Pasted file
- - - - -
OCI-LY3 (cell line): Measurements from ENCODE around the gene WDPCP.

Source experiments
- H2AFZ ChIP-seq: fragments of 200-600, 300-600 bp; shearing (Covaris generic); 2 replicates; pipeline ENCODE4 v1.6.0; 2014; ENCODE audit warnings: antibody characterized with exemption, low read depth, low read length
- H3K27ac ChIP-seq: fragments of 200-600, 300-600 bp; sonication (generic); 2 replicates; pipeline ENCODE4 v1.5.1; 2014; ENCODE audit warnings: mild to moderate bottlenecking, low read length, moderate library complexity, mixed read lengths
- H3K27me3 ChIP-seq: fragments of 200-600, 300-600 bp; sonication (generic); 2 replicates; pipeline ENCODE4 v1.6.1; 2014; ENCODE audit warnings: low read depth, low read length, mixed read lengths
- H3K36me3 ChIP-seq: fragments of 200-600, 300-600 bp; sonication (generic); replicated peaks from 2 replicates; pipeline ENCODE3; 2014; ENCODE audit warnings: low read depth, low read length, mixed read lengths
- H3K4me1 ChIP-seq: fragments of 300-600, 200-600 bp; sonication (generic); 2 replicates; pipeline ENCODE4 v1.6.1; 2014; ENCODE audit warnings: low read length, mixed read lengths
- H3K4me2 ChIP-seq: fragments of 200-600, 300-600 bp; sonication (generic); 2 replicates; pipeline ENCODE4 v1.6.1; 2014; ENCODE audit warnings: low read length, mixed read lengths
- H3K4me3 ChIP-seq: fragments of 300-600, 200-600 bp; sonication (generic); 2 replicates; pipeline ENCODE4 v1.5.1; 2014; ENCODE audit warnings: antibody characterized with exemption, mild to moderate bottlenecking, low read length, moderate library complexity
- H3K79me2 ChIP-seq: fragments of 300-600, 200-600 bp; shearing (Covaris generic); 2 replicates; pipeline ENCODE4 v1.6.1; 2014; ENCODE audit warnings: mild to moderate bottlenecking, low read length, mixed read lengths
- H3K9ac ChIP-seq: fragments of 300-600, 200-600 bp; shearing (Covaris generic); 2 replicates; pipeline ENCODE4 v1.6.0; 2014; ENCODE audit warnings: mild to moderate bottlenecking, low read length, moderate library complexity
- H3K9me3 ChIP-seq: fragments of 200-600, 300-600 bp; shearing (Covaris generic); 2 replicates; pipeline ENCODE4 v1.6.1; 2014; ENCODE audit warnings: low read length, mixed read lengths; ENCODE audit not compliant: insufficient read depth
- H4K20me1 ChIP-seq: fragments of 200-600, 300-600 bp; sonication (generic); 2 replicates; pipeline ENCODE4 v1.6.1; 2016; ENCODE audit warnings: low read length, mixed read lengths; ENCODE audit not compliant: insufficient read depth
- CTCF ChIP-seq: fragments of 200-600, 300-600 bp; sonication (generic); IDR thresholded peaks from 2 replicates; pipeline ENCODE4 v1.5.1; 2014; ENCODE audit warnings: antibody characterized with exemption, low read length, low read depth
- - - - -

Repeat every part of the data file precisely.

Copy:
OCI-LY3 (cell line): Measurements from ENCODE around the gene WDPCP.

Source experiments
- H2AFZ ChIP-seq: fragments of 200-600, 300-600 bp; shearing (Covaris generic); 2 replicates; pipeline ENCODE4 v1.6.0; 2014; ENCODE audit warnings: antibody characterized with exemption, low read depth, low read length
- H3K27ac ChIP-seq: fragments of 200-600, 300-600 bp; sonication (generic); 2 replicates; pipeline ENCODE4 v1.5.1; 2014; ENCODE audit warnings: mild to moderate bottlenecking, low read length, moderate library complexity, mixed read lengths
- H3K27me3 ChIP-seq: fragments of 200-600, 300-600 bp; sonication (generic); 2 replicates; pipeline ENCODE4 v1.6.1; 2014; ENCODE audit warnings: low read depth, low read length, mixed read lengths
- H3K36me3 ChIP-seq: fragments of 200-600, 300-600 bp; sonication (generic); replicated peaks from 2 replicates; pipeline ENCODE3; 2014; ENCODE audit warnings: low read depth, low read length, mixed read lengths
- H3K4me1 ChIP-seq: fragments of 300-600, 200-600 bp; sonication (generic); 2 replicates; pipeline ENCODE4 v1.6.1; 2014; ENCODE audit warnings: low read length, mixed read lengths
- H3K4me2 ChIP-seq: fragments of 200-600, 300-600 bp; sonication (generic); 2 replicates; pipeline ENCODE4 v1.6.1; 2014; ENCODE audit warnings: low read length, mixed read lengths
- H3K4me3 ChIP-seq: fragments of 300-600, 200-600 bp; sonication (generic); 2 replicates; pipeline ENCODE4 v1.5.1; 2014; ENCODE audit warnings: antibody characterized with exemption, mild to moderate bottlenecking, low read length, moderate library complexity
- H3K79me2 ChIP-seq: fragments of 300-600, 200-600 bp; shearing (Covaris generic); 2 replicates; pipeline ENCODE4 v1.6.1; 2014; ENCODE audit warnings: mild to moderate bottlenecking, low read length, mixed read lengths
- H3K9ac ChIP-seq: fragments of 300-600, 200-600 bp; shearing (Covaris generic); 2 replicates; pipeline ENCODE4 v1.6.0; 2014; ENCODE audit warnings: mild to moderate bottlenecking, low read length, moderate library complexity
- H3K9me3 ChIP-seq: fragments of 200-600, 300-600 bp; shearing (Covaris generic); 2 replicates; pipeline ENCODE4 v1.6.1; 2014; ENCODE audit warnings: low read length, mixed read lengths; ENCODE audit not compliant: insufficient read depth
- H4K20me1 ChIP-seq: fragments of 200-600, 300-600 bp; sonication (generic); 2 replicates; pipeline ENCODE4 v1.6.1; 2016; ENCODE audit warnings: low read length, mixed read lengths; ENCODE audit not compliant: insufficient read depth
- CTCF ChIP-seq: fragments of 200-600, 300-600 bp; sonication (generic); IDR thresholded peaks from 2 replicates; pipeline ENCODE4 v1.5.1; 2014; ENCODE audit warnings: antibody characterized with exemption, low read length, low read depth